Karlovy Vary

 

 

Karlovy Vary (German: Karlsbad, Hebrew and Yiddish קרלסבאד) is a regional and statutory city in western Bohemia, in the Karlovy Vary region, 110 km west of Prague at the confluence of the Ohře and Teplá rivers. Approximately 48,000 inhabitants live here. The area of the cadastre is 59.10 km². The glass and food industries are developed here, among others. It is the most visited Czech spa town.

 

History

The place where the center of Karlovy Vary was established remained out of the interest of the population for a long time. Steep slopes and unsuitable climatic conditions at the thermal springs did not provide suitable conditions for growing crops, which were crucial for settlement. The first settlements were located more in today's suburbs.

The exact date of the city's founding is unknown. The permanent settlement around Vřídlo was established in the middle of the 14th century. In 1370, the city was granted by Charles IV. privileges of the royal city. The legend of the founding of Karlovy Vary, recorded in 1571 by Dr. Fabian Summer, says that a hunting dog began to hunt a piece of wildlife during an expedition in the woods, falling into the pool of a rapidly gushing spring with hot water. The groaning of the dog summoned the other members of the expedition, who then tasted the hot water. Charles IV was also informed about the find, who went to the place of the spring. Together with the doctors present, he stated that this hot water has healing effects, which he subsequently tested himself and improved. He then founded a spa called Teplé lázně u Lokte on the site of the alleged spring.

The city initially had only a small population, whose most important task was to take care of the springs. Karlovy Vary initially developed at a slow pace. The Hussite wars did not affect the city in any way, because it was not perceived as strategically important. The city slowly began to get rich from the gradually developing spa. However, growth was hampered by several disasters that hit the city. In 1582, a flood broke through the city and in 1609 a devastating fire destroyed 99 houses out of 102. The subsequent rapid growth was interrupted by the Thirty Years' War, which reduced the population and the number of spa guests. The end of the 17th century begins to grow again in the city. Important European personalities are beginning to visit Karlovy Vary. The city began to grow with new buildings (such as the theater or the Saxon and Czech halls, which became the basis for the Grandhotel Pupp, etc.). In 1759, the city was destroyed by flames again. Thanks to its fame, however, the city recovered relatively quickly from the fire. In a way, the Napoleonic Wars benefited the city. Thanks to their sufficient distance from the battlefields, they attracted visitors to the famous spa towns of Western Europe. The architectural transformation to Art Nouveau at the end of the 19th century is largely due to the Viennese architects Ferdinand Fellner and Hermann Helmer, who designed 20 important buildings in the city. In the years 1870–1871, the city was connected with Cheb and Prague by rail, which was later followed by regional connections.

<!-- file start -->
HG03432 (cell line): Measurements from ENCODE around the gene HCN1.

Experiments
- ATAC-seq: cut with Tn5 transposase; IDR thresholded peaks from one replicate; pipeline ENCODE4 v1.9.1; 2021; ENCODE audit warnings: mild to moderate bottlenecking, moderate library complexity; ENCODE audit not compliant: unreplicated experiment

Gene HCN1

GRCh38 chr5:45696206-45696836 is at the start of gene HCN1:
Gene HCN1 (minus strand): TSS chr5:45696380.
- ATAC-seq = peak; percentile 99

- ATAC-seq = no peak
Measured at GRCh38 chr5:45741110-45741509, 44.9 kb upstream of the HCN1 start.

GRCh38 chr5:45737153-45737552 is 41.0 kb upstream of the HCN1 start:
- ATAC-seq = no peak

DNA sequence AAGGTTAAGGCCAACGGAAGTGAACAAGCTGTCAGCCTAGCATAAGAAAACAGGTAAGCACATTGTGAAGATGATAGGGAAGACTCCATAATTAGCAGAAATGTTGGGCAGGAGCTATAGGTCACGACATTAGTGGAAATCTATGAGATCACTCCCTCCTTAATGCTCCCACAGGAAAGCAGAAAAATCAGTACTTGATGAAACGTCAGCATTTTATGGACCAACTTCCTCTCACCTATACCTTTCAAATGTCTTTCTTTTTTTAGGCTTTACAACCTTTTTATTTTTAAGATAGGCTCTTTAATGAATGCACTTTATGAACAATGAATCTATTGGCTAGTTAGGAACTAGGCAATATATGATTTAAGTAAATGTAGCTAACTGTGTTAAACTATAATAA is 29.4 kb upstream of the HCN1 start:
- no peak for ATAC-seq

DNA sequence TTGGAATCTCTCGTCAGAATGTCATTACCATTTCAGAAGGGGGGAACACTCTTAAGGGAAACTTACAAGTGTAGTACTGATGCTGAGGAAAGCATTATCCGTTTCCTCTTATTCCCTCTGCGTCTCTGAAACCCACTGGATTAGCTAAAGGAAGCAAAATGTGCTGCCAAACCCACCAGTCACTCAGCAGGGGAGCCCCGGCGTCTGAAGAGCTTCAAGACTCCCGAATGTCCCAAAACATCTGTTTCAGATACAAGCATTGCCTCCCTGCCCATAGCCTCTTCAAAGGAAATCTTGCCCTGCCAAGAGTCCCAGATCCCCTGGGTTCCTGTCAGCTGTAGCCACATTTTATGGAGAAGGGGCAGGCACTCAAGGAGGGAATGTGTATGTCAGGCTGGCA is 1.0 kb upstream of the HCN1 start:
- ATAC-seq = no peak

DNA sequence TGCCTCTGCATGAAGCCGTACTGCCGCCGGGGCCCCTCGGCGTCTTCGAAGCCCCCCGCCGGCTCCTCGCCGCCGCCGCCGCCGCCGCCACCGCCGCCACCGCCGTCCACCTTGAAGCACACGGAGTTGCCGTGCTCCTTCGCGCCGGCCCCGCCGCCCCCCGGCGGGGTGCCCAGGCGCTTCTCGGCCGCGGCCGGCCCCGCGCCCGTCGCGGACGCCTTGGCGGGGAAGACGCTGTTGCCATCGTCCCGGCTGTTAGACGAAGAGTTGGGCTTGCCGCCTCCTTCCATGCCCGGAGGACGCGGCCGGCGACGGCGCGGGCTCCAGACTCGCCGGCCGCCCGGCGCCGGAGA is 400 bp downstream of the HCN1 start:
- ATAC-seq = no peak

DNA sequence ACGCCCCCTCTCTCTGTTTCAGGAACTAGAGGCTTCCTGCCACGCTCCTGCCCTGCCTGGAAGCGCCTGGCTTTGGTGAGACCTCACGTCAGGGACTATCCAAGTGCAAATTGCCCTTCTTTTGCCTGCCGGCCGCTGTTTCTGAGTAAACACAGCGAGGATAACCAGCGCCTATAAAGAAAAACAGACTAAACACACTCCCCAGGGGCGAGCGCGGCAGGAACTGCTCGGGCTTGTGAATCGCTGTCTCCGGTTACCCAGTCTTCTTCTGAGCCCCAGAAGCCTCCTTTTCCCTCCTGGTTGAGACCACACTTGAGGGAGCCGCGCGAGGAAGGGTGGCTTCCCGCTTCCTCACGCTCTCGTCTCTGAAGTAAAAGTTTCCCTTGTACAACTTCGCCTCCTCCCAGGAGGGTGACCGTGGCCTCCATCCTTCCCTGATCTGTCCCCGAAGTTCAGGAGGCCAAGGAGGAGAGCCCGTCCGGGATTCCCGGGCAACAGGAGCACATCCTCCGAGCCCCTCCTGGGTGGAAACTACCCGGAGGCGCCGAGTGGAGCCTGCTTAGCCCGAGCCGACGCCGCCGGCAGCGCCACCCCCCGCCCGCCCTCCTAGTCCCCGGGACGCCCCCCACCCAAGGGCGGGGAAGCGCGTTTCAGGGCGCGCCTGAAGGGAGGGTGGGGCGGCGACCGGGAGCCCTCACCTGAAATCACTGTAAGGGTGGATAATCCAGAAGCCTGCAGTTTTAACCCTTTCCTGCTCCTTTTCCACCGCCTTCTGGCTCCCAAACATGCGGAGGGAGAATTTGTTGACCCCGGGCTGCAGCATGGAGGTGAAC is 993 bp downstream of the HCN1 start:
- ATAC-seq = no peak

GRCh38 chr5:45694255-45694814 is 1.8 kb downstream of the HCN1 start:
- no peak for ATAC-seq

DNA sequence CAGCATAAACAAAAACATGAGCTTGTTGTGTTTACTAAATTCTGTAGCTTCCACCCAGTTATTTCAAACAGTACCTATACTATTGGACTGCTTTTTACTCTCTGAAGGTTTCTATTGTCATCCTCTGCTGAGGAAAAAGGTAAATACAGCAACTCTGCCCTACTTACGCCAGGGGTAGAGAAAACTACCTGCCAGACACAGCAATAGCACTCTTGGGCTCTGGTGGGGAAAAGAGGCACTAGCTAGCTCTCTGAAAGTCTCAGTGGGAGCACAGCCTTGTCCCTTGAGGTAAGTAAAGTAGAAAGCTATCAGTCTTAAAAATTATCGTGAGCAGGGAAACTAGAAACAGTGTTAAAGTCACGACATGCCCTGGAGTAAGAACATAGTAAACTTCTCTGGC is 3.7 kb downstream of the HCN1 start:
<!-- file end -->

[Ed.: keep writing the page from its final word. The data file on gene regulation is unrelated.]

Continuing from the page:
The development of the city was ruined by the First World War, after which it was no longer possible to build on such extensive growth. The city of Nazism became the center of significant events. The local bookseller K. H. Frank became the leader of the Karlovy Vary Sudeten German Party, later he was the second most powerful man in the party. On April 24, 1938, Konrád Henlein presented the so-called eight Karlovy Vary demands in the city, which meant the disintegration of Czechoslovakia. In October of the same year, Karlovy Vary became part of the Third Reich. At the end of World War II, the town (especially the local part of Rybář) was hit by bombing. The end of the war was also accompanied by the forced displacement of the original German population. During the era of socialism, several important buildings were erected in the city center, such as the Vřídelní Colonnade, the Thermal Hotel, etc. The period after 1989 is characterized by the entry of Russian capital, which also affects the appearance of the city. According to research by Russian activist Mikhail Maglov, who looked at property relations through an analysis of the local real estate cadastre, "up to half" of local real estate is owned by citizens of the Russian Federation and other countries of the former Soviet Union.